Social Provisioning as a Starting Point for Feminist Economics

Citation:

Power, Marilyn. 2004. “Social Provisioning as a Starting Point for Feminist Economics.” Feminist Economics 10 (3): 3–19.

Author: Marilyn Power

Abstract:

The past decade has seen a proliferation of writing by feminist economists. Feminist economists are not identified with one particular economic paradigm, yet some common methodological points seem to be emerging. I propose making these starting points more explicit so that they can be examined, critiqued, and built upon. I use the term ‘‘social provisioning’’ to describe this emerging methodology. Its five main components are: incorporation of caring and unpaid labor as fundamental economic activities; use of well-being as a measure of economic success; analysis of economic, political, and social processes and power relations; inclusion of ethical goals and values as an intrinsic part of the analysis; and interrogation of differences by class, race-ethnicity, and other factors. The paper then provides brief illustrations of the use of this methodology in analyses of US welfare reform,gender and development, and feminist ecological economics.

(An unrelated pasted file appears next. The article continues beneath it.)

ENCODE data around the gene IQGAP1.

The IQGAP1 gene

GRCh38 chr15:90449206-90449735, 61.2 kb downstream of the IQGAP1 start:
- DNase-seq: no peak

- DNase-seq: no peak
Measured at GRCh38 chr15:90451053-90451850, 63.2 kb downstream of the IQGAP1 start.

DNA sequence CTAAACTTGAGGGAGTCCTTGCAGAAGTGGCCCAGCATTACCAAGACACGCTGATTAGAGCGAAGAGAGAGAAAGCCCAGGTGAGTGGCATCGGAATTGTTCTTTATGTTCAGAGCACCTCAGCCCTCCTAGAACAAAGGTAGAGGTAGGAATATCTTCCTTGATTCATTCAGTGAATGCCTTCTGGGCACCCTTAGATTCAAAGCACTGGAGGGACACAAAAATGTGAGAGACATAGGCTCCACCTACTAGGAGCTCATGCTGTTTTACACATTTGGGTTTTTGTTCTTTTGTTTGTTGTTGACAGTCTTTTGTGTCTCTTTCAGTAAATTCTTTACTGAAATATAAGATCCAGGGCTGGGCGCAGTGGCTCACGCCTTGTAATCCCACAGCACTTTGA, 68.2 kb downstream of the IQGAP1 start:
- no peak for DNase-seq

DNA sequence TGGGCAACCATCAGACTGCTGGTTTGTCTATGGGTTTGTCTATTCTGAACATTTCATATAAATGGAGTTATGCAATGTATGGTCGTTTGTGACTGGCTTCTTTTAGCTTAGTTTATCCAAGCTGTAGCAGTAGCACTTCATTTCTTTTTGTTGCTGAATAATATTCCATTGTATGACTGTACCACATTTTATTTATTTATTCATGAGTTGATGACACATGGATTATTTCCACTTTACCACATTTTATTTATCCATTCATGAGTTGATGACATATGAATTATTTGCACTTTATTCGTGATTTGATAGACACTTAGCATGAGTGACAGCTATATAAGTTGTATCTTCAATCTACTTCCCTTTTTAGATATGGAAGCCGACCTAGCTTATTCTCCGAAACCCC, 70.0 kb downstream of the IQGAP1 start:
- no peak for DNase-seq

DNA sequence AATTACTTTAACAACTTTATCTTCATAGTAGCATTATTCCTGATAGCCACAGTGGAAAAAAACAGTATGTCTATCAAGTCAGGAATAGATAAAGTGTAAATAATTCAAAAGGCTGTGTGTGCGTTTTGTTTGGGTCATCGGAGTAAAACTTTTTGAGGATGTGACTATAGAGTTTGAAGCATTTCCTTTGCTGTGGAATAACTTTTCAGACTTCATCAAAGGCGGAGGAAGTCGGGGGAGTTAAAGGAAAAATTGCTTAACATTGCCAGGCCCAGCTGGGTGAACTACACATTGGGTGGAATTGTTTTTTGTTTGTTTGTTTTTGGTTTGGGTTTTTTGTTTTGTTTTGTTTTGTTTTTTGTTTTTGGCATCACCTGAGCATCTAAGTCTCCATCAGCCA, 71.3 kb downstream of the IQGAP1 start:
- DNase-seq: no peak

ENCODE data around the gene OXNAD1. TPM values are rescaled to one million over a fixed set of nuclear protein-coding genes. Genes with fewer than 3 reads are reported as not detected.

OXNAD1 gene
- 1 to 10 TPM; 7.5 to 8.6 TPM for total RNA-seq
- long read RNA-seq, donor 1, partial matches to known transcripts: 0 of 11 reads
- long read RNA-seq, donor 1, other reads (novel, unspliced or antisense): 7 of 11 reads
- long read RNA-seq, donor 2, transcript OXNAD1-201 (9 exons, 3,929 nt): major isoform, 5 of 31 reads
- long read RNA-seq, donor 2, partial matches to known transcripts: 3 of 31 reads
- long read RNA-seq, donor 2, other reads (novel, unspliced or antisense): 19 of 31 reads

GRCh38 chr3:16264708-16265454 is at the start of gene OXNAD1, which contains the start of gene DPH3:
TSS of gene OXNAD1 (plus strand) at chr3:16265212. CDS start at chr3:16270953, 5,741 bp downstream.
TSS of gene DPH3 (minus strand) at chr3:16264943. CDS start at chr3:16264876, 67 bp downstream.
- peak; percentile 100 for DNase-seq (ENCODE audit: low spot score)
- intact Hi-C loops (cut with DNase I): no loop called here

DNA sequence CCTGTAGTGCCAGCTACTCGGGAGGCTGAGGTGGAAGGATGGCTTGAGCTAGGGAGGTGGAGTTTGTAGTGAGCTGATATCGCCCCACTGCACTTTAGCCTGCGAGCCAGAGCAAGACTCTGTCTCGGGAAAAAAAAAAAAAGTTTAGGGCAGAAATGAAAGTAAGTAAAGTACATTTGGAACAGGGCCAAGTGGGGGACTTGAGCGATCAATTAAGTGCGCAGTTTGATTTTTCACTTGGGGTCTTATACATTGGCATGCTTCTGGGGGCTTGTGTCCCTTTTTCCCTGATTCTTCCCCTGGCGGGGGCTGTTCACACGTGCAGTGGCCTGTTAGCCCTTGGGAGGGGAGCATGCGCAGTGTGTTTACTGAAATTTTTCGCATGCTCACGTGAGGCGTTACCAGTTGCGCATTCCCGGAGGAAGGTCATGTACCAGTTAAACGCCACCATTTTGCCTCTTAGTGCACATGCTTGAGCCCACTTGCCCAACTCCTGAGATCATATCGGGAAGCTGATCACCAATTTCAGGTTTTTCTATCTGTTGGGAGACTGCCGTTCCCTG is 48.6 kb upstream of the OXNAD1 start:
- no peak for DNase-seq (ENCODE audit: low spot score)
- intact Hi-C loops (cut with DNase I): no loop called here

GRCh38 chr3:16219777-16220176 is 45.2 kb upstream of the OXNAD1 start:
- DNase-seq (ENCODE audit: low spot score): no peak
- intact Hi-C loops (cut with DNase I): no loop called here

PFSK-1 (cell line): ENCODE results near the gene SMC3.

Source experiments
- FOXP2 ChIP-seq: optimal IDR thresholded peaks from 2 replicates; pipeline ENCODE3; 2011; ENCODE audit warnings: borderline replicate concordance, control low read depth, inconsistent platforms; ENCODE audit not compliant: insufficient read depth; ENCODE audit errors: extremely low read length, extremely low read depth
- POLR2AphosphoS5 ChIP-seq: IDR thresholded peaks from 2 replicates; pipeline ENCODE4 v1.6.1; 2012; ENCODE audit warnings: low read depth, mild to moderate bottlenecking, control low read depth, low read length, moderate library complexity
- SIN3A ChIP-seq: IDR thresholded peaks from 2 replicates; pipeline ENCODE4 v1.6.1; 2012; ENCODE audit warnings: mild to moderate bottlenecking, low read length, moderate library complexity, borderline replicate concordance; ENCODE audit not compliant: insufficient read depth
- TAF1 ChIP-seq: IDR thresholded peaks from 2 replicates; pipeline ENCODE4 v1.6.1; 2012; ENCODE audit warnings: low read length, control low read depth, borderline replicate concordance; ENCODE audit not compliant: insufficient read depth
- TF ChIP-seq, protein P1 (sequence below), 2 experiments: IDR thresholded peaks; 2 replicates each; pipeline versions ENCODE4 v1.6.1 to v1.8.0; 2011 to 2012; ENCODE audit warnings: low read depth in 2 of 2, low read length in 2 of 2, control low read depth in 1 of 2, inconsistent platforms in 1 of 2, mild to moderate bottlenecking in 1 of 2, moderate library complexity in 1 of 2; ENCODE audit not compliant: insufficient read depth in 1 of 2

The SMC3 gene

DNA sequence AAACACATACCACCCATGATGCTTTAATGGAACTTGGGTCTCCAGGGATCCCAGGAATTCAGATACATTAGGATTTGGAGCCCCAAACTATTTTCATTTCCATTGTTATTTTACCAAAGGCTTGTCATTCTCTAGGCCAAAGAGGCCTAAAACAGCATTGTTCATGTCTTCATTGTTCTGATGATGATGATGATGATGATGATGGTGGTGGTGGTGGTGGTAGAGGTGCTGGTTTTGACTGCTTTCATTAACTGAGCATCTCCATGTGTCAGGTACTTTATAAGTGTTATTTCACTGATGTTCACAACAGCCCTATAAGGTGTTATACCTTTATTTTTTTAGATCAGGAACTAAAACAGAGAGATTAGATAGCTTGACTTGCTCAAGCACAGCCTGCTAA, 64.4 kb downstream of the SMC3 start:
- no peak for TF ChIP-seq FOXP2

Keywords: social provisioning, welfare reform, gender and development, feminist political economics, feminist ecological economics, feminist methodology

Topics: Class, Development, Economies, Care Economies, Feminist Economics, Ethnicity, Feminisms, Feminist Political Economy, Gender, Race Regions: Americas, North America Countries: United States of America

Year: 2004

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